Dame Vera Lynn has pledged her support as the National Trust launches a £1 million appeal to further protect the future of the White Cliffs of Dover.
The conservation charity aims to buy 700,000 square metres of land immediately behind the cliff top, which it secured in 2012. This will enable the restoration of habitat and land conditions, improve public access, and inspire future generations to connect with the heritage and history of the area.
“Those iconic white cliffs mean a great deal to so many people,” she said. “They were often the first sight of home for our brave boys as they returned from war, and they continue to represent important British ideals such as hope and resilience even in the most difficult of times.
“It is vital that we do all that we can to preserve this important historical site – as well as the Cross Channel battery – for posterity, so that the memory of the past is never forgotten by future generations.”
The stretch of land is crucial for future nature and wildlife, with over 40 species of flowers and grasses per square metre. It also provides the perfect habitat for butterflies like the Adonis Blue and Marbled White, and birds including the peregrine falcon and skylark.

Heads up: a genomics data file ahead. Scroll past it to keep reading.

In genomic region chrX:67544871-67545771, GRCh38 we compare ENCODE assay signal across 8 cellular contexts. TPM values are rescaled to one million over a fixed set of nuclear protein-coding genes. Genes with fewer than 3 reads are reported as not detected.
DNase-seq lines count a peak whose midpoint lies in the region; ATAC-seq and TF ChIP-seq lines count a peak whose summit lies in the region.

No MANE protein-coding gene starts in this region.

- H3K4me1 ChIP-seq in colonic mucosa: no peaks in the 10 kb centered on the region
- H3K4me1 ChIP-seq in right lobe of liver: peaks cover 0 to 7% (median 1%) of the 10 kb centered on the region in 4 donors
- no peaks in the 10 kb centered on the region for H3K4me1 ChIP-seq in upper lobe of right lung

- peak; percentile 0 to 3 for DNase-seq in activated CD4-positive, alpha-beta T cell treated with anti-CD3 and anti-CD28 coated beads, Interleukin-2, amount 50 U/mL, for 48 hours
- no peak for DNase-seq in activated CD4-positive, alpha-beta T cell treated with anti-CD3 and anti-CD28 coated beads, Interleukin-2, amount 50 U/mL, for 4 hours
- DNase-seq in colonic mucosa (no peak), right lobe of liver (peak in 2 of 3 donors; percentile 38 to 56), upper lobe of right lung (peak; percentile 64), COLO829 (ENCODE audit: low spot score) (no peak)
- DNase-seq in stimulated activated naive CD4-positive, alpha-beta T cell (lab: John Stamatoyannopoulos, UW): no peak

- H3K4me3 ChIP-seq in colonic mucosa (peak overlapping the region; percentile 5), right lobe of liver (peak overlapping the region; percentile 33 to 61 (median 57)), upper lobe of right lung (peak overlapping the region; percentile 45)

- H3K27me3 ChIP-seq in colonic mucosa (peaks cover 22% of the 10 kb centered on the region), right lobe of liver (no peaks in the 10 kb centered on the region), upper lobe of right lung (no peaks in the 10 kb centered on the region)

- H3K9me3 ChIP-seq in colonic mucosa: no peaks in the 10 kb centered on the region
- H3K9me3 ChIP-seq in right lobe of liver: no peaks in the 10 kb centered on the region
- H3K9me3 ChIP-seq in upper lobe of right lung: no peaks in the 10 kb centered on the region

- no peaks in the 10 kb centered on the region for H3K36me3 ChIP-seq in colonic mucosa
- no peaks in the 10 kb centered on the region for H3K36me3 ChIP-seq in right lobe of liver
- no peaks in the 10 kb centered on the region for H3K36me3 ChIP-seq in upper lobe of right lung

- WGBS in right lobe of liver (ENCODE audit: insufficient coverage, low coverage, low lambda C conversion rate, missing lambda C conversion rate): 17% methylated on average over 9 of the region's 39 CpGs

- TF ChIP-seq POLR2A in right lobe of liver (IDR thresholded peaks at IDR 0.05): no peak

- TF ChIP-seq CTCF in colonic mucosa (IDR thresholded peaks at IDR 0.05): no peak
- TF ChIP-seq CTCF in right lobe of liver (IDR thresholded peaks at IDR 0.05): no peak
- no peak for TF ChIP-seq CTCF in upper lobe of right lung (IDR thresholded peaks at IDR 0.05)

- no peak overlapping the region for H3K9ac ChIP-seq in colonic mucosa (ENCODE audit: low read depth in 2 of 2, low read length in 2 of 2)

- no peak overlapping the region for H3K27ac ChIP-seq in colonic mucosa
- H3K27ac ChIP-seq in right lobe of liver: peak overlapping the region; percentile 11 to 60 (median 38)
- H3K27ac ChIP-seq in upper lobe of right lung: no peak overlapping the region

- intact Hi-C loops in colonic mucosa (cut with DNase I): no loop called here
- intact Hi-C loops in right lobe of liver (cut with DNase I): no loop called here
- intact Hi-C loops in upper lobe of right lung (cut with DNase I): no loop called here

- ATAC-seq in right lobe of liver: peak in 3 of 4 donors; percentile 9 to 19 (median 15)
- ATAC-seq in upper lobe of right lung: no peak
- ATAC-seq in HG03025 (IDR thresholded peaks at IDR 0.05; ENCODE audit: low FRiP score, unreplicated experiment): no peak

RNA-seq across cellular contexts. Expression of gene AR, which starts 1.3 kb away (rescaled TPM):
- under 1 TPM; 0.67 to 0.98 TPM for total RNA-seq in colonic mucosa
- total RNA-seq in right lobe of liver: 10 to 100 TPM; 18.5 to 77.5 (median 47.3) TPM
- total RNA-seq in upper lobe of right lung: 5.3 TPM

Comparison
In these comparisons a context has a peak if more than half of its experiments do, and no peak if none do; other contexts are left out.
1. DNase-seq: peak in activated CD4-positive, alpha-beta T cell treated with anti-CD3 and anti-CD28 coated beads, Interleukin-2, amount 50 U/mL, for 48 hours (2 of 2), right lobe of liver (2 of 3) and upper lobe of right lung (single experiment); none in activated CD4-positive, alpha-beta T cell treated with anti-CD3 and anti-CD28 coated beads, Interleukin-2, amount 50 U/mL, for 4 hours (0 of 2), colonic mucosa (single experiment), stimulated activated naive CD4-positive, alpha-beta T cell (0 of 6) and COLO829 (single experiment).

In addition, the site has a number of Second World War features, including two large gun emplacements, which represent a unique part of British history.
The Trust was made aware of the land’s availability after the vendor recognised the value of it supporting existing conservation work on the White Cliffs.
The land, adjacent to Wanstone farm buildings, known historically as Wanstone Battery, will enable the Trust to begin reverting and restoring the land to chalk grasslands, making the military structures watertight, and creating new access routes for visitors.
Virginia Portman, General Manager of the White Cliffs of Dover, says:
“There is something very special about the White Cliffs and for many people the site represents part of our cultural heritage. This unique coastal habitat is teeming with wildlife and being adjacent to land already in our care will provide better management options for the area.
“The site should be open for the whole nation to enjoy. It would be devastating if we lost the opportunity to protect it forever. A successful appeal will not only allow us to secure the land but also educate and inspire future generations.”
The Trust is using money from its Neptune costal fund towards the cost of purchase, and is aiming to raise a further £1million by 22 September to secure the land. Donations that come in after 22 September, or after the appeal has reached £1 million, will be used to support ongoing work to protect this and other precious coastal landscapes across the UK.
To find out more about the appeal or to make a donation, please visit: www.nationaltrust.org.uk/appeal/urgent-white-cliffs-appeal